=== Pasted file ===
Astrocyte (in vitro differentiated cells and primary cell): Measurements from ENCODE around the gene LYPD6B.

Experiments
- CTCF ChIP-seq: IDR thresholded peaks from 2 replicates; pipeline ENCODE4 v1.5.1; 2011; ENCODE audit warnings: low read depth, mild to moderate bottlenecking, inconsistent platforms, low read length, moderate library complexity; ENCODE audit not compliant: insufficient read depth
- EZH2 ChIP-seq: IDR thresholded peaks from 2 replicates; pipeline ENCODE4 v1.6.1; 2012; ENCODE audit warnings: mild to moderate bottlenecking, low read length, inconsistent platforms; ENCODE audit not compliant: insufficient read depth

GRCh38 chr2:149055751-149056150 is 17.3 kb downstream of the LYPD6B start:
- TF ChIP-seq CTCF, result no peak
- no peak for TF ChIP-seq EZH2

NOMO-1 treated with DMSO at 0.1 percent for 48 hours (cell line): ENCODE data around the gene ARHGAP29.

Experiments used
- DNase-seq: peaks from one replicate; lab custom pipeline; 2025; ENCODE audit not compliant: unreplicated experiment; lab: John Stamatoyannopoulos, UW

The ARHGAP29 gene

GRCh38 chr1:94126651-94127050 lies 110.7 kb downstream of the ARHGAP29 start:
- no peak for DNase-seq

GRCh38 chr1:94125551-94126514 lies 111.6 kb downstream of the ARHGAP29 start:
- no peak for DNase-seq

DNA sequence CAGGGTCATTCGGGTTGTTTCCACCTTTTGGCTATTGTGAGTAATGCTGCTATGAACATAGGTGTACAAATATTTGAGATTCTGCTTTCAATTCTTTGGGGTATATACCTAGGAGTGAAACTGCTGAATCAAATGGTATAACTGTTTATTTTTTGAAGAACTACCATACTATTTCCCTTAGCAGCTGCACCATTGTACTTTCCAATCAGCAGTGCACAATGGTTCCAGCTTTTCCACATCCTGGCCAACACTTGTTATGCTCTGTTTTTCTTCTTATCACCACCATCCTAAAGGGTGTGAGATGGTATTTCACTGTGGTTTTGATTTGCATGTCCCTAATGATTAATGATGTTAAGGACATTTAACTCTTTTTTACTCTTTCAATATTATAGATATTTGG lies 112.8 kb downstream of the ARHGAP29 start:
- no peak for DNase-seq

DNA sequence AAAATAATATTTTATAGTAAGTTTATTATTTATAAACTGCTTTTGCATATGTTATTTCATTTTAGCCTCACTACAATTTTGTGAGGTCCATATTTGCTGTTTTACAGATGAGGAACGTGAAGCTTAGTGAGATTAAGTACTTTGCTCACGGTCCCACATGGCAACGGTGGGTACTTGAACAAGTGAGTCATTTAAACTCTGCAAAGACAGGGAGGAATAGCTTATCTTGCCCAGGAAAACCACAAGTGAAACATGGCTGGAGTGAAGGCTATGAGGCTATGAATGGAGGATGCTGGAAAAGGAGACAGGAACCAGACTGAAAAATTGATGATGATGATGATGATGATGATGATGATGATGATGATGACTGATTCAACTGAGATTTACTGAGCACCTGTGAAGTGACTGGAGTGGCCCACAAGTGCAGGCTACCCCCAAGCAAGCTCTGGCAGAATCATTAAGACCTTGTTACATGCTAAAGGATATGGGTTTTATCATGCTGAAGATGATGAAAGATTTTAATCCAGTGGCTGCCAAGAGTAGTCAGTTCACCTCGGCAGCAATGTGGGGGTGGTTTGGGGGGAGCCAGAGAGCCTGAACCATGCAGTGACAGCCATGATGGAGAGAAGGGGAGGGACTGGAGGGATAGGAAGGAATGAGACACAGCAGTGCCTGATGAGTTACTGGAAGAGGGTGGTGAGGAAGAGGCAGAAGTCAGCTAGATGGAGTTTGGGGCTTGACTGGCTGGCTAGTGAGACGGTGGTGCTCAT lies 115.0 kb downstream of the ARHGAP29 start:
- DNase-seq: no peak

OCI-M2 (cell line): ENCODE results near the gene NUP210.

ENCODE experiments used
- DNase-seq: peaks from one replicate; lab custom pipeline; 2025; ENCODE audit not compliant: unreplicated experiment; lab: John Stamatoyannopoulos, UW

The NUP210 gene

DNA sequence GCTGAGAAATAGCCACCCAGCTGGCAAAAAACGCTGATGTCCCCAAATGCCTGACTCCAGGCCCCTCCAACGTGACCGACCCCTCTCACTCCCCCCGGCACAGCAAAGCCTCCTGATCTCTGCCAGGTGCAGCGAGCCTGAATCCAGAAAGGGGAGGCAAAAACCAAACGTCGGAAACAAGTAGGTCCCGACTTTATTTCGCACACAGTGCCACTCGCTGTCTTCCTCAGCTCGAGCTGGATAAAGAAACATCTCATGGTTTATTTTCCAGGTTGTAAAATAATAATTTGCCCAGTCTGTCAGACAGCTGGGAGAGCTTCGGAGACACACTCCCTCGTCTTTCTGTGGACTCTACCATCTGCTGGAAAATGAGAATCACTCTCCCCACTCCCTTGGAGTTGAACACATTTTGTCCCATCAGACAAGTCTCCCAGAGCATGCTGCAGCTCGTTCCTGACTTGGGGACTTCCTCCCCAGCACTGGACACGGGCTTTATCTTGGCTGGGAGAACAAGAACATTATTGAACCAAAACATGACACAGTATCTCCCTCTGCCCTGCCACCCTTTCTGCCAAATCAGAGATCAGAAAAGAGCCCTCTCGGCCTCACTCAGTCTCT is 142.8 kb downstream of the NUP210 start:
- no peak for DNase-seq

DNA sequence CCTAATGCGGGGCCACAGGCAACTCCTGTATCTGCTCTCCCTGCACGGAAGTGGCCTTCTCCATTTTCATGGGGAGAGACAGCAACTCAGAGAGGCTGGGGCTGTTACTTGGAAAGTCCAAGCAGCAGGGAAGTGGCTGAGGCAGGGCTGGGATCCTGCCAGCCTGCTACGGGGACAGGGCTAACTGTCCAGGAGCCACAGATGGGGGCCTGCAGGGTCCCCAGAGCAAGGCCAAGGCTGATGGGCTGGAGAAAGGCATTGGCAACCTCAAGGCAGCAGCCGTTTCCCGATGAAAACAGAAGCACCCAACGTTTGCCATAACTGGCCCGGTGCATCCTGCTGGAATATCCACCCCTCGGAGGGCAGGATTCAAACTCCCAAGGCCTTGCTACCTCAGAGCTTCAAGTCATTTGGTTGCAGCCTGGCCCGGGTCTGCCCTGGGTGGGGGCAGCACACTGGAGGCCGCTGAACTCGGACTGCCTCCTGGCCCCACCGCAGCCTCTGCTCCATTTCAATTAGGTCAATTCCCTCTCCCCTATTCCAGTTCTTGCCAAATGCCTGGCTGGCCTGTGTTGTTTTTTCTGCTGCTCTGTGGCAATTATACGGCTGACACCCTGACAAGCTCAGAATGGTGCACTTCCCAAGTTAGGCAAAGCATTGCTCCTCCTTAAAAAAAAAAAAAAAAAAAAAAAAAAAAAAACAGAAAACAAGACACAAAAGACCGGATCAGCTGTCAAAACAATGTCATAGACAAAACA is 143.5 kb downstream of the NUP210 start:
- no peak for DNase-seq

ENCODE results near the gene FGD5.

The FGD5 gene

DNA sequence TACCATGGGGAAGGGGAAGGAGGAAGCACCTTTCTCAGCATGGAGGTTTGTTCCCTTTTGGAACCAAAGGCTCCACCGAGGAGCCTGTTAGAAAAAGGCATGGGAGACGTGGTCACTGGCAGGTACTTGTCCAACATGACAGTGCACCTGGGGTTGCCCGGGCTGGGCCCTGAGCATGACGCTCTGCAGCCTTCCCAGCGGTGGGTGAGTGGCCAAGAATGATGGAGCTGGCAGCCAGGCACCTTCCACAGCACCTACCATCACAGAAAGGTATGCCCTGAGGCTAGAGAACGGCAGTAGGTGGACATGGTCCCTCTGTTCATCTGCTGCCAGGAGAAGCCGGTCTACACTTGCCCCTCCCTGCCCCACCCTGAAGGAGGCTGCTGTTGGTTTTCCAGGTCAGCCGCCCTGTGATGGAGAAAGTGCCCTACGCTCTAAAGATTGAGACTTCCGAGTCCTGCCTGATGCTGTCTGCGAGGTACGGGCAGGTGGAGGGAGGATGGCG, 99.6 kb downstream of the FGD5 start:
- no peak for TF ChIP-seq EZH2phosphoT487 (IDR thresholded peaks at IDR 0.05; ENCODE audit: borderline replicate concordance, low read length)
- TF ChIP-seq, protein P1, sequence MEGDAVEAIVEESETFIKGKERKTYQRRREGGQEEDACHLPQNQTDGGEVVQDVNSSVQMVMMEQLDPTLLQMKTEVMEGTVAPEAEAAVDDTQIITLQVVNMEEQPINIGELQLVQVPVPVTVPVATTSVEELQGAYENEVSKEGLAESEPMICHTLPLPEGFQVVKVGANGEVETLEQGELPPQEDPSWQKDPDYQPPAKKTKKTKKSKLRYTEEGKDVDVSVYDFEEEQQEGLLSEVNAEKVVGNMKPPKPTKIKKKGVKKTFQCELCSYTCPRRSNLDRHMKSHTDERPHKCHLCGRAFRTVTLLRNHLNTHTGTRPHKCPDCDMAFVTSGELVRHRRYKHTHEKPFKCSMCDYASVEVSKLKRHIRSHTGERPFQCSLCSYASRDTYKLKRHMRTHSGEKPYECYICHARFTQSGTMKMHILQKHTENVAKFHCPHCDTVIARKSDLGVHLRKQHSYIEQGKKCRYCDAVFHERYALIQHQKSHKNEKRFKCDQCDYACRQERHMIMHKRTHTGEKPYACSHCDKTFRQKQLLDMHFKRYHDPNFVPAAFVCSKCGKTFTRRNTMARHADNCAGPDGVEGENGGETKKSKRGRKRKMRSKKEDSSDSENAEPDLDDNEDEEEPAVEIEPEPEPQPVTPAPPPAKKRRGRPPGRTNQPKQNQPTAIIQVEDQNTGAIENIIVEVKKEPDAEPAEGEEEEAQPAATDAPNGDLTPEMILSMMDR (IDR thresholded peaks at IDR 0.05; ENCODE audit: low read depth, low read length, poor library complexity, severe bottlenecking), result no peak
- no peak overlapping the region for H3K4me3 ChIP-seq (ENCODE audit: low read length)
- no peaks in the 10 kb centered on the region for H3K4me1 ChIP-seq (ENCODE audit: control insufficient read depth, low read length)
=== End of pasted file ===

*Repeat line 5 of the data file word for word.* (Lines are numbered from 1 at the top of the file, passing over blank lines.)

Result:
GRCh38 chr2:149055751-149056150 is 17.3 kb downstream of the LYPD6B start: